News & Features » Miscellany

Reviews of Tab Benoit and Phish

Now Hear This

comment
Tab Benoit, "These Blues Are All Mine," (Vanguard) — Growing up in south Louisiana surrounded by the region's traditional sounds, Benoit started down his musical road playing Cajun music. But after hearing B.B. King as a teen in the late '70s, Benoit's entire musical mind-set changed, and he pursued the blues for the next decade despite lack of local popularity or parental support. Though he nearly gave up music for a career in aviation, Benoit stayed true to his course and released his first CD in 1992 to national attention. "These Blues" is the guitarist's fifth project, and it catches Benoit's stinging style in fine, live form. Recorded in Houston, the record's 13 cuts swing with one-take spontaneity. Benoit sings with gruff affection, and his material ranges from self-penned songs to the blues of Albert Collins and Willie Dixon. He also tips his musical cap to his rural swampland roots with a great, greasy version of Hank Williams' "Jambalaya." This Vanguard release reveals a formidable blues talent who is only starting to hit his stride.

— Ames Arnold

Phish, "Hampton Comes Alive," (Elektra) — Are you experienced? Unless you've seen one of Phish's art-rock, improv shows at Hampton Coliseum, then not totally.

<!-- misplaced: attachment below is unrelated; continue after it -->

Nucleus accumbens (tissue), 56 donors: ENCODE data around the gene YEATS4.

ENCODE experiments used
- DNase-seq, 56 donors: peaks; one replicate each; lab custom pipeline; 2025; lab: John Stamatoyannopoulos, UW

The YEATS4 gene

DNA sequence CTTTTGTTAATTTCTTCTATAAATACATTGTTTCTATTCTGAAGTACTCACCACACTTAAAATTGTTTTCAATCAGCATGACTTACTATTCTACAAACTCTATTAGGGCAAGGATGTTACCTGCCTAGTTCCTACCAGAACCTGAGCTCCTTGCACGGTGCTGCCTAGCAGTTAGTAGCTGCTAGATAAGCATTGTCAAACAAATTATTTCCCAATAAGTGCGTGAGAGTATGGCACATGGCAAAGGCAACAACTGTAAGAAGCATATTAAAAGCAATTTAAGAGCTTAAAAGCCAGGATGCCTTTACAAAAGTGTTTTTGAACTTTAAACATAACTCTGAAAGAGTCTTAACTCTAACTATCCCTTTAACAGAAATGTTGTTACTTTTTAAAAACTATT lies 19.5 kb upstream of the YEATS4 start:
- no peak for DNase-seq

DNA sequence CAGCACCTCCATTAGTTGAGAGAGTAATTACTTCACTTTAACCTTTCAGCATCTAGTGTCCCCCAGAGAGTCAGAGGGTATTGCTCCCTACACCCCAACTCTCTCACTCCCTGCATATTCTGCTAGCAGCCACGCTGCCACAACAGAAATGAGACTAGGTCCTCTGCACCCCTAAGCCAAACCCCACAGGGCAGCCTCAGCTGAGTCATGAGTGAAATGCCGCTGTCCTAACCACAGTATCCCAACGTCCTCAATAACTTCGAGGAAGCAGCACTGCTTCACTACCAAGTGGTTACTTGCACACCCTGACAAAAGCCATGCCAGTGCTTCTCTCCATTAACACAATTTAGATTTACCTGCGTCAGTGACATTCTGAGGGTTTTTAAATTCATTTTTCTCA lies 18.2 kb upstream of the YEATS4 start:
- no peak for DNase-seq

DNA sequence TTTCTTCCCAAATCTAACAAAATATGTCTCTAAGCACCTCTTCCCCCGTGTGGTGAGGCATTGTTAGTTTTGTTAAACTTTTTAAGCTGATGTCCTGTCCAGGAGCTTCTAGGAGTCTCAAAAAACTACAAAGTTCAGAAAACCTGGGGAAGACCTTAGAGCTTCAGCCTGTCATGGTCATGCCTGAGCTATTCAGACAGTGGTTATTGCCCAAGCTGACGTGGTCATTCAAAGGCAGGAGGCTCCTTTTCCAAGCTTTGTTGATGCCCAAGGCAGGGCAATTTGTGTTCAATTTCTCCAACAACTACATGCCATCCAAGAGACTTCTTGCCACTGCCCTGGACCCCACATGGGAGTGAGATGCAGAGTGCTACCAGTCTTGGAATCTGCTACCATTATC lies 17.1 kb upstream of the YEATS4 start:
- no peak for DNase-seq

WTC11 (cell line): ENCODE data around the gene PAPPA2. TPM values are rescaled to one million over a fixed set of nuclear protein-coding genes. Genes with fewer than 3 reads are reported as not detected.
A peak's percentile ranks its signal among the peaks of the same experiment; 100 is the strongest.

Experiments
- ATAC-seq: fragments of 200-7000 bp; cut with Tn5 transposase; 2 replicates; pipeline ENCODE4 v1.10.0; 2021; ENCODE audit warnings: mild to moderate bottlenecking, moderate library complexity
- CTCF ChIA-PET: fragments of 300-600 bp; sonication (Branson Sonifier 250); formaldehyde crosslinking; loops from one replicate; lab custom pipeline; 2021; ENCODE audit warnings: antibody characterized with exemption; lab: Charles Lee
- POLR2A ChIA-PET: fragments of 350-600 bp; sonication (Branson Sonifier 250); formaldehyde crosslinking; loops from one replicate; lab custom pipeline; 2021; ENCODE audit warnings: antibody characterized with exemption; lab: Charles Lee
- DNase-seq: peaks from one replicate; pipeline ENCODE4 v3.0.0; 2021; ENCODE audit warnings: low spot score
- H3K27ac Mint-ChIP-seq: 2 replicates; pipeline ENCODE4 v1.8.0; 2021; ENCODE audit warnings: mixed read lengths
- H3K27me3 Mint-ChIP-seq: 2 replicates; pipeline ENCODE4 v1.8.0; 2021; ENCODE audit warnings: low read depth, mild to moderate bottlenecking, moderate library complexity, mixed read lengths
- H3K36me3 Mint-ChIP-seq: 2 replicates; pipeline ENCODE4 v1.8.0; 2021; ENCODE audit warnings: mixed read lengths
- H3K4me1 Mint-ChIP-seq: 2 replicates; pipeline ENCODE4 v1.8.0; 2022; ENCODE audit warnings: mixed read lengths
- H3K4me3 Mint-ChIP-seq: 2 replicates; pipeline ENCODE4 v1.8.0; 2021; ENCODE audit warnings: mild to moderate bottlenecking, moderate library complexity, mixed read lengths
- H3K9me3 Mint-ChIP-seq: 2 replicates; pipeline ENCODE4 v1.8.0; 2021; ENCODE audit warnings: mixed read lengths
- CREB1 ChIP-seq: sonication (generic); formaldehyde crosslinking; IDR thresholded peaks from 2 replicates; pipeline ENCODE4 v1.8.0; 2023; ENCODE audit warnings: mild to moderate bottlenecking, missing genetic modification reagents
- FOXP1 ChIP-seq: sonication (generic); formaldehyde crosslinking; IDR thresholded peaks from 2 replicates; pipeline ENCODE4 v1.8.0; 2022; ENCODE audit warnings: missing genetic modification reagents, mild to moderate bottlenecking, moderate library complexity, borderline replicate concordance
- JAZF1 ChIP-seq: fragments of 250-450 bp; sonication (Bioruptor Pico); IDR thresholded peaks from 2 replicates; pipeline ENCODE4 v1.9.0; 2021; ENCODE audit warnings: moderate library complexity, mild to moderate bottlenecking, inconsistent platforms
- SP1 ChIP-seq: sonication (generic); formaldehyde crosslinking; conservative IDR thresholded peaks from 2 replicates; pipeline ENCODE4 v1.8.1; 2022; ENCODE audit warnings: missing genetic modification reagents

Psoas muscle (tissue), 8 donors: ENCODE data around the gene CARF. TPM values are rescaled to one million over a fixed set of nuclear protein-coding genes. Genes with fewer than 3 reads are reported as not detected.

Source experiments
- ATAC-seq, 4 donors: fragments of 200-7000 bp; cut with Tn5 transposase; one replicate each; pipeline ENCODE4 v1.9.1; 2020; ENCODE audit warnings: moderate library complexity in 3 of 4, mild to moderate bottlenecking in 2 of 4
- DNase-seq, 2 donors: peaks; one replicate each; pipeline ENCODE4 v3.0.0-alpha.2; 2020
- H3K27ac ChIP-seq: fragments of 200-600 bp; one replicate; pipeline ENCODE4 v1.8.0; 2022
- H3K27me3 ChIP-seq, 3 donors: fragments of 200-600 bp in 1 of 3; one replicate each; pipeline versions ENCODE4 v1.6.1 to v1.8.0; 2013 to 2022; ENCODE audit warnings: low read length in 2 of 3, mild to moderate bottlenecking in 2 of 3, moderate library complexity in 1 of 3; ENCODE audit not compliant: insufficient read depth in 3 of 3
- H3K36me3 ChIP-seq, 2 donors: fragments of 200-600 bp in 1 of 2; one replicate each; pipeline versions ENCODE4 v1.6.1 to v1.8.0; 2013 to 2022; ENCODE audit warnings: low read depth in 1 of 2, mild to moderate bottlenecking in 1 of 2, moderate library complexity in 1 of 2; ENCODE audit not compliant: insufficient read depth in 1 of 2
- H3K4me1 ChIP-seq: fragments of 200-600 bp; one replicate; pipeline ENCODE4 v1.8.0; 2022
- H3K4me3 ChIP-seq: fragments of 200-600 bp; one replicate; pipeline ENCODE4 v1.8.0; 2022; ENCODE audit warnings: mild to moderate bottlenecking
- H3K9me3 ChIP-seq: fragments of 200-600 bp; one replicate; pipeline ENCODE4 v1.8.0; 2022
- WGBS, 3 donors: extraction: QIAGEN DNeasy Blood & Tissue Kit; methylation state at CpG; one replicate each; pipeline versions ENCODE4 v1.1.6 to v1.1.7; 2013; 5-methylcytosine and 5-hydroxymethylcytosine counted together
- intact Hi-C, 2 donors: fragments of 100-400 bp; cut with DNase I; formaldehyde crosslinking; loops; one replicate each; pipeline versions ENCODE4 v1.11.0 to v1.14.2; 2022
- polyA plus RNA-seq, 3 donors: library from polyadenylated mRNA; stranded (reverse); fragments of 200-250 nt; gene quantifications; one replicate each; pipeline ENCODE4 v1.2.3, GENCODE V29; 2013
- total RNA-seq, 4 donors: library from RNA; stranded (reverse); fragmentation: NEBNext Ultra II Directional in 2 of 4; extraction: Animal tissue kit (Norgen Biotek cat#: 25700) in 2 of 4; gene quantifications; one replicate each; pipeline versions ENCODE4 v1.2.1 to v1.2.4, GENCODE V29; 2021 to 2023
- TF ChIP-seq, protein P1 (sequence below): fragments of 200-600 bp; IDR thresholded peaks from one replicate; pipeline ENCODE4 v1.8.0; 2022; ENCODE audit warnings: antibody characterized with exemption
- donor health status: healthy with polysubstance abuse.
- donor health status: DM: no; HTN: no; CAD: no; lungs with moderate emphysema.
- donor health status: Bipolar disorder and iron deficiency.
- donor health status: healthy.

There's something magical about Hampton. Maybe those concrete walls absorbed the vibes of Peter Frampton's sold-out two-night stand back in 1977, or the Rolling Stones' double shot in '81. While some bands sound boomy there, Phish comes across with great clarity, as can be heard on this six-CD set documenting the Vermont quartet's Nov. 20-21 concerts of last year.

At every Phish show, an army of fans equipped with all sorts of recording gear are permitted to record as they like. And though a plethora of bootlegs are available, even the best first-gen tape can't top this set. Plus, each CD sleeve comes with photos of the band, the Coliseum and surroundings.

On these two nights, Phish drew from an expansive variety of originals and covers. From the Beatles' "Cry Baby Cry" to Stevie Wonder's "Boogie on Reggae Woman," the covers were a pleasant surprise. As for the originals, "Guyute," "The Wedge" and "Guelah Papyrus" sound fantastic.

— Jeff Maisey, The

Add a comment